Cavendish v Makdessi concerned a share sale arrangement whereby Makdessi (and another seller) sold 60 percent of the shares in an advertising and media company to Cavendish. As one often sees in the JOA context, the agreement contained a non-compete clause, providing that Makdessi (and the other seller) were not to engage in specified activities in competition with the Cavendish company. Makdessi failed to comply with the clause. Two clauses were enlivened by this conduct that were said to be penal: a clause providing that deferred consideration was not payable and a clause allowing Cavendish to purchase Makdessi's interest in the company without any value being attached to goodwill (and therefore at an undervalue).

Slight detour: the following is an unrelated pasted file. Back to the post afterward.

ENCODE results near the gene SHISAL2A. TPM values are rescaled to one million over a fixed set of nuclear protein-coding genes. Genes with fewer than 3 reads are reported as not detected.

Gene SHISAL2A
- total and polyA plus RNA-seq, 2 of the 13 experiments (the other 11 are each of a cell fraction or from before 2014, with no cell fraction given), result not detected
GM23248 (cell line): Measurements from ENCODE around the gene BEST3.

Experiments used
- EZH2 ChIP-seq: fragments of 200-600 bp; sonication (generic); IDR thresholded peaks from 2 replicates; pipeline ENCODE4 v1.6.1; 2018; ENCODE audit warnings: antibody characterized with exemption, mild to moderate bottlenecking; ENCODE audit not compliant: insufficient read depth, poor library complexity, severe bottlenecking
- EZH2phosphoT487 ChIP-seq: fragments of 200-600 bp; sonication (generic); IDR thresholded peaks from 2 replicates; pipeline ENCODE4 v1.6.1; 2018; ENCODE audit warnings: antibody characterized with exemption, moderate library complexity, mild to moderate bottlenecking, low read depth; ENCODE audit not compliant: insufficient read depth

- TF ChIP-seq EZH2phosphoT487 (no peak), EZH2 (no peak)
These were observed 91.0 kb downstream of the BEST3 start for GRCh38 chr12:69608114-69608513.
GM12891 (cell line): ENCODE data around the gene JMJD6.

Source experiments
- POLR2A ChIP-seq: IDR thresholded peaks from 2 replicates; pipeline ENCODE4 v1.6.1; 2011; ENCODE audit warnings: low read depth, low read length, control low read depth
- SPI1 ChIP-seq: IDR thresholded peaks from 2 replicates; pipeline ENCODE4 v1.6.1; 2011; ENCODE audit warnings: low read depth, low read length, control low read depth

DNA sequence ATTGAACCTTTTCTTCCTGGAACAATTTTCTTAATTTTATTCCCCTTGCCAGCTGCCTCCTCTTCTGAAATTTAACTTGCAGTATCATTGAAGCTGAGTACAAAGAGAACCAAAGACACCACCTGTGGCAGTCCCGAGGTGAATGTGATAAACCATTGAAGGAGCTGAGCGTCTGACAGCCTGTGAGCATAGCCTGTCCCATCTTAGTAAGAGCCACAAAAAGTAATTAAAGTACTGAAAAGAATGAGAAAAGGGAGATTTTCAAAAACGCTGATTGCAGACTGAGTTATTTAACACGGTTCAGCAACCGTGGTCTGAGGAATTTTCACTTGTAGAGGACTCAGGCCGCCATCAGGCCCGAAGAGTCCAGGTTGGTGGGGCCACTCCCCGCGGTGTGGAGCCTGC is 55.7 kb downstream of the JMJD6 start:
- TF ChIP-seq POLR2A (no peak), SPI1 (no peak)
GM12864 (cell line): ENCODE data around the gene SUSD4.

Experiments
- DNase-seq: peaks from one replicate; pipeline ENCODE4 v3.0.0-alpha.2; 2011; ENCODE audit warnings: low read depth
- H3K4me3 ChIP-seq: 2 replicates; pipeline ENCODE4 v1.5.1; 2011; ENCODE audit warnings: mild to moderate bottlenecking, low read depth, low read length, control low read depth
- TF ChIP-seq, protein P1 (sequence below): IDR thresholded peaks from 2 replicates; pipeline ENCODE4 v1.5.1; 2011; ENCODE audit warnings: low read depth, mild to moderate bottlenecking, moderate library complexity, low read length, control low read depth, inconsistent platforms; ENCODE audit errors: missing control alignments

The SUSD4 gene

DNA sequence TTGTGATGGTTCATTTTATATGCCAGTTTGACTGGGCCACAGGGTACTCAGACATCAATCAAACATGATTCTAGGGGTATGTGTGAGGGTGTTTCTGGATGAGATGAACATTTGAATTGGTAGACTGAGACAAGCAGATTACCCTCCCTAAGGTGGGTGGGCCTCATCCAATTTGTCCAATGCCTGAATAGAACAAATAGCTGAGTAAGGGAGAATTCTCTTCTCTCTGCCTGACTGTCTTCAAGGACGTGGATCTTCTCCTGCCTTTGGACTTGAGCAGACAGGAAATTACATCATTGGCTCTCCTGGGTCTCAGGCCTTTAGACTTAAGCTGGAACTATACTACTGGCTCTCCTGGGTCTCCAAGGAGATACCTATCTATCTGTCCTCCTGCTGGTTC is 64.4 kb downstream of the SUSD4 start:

The Supreme Court held that the test for whether a clause is penal is:

"... whether the clause is a secondary obligation which imposes a detriment on the contract breaker which is out of all proportion to any legitimate interest of the innocent party in the enforcement of the primary obligation."

There are three aspects to this test:

  1. Whether the clause is a "secondary obligation"
  2. The nature and extent of the innocent party's "legitimate interest"
  3. Whether the detriment caused is "out of all proportion"

Primary and Secondary Obligations

When a party enters into a contract, it has a primary obligation to perform the contract and a secondary obligation to compensate the other party in the event that it fails to perform the contract. Thus, to say that the obligation must be secondary means that the obligation must arise upon a failure by the other party to perform the contract—a breach of contract.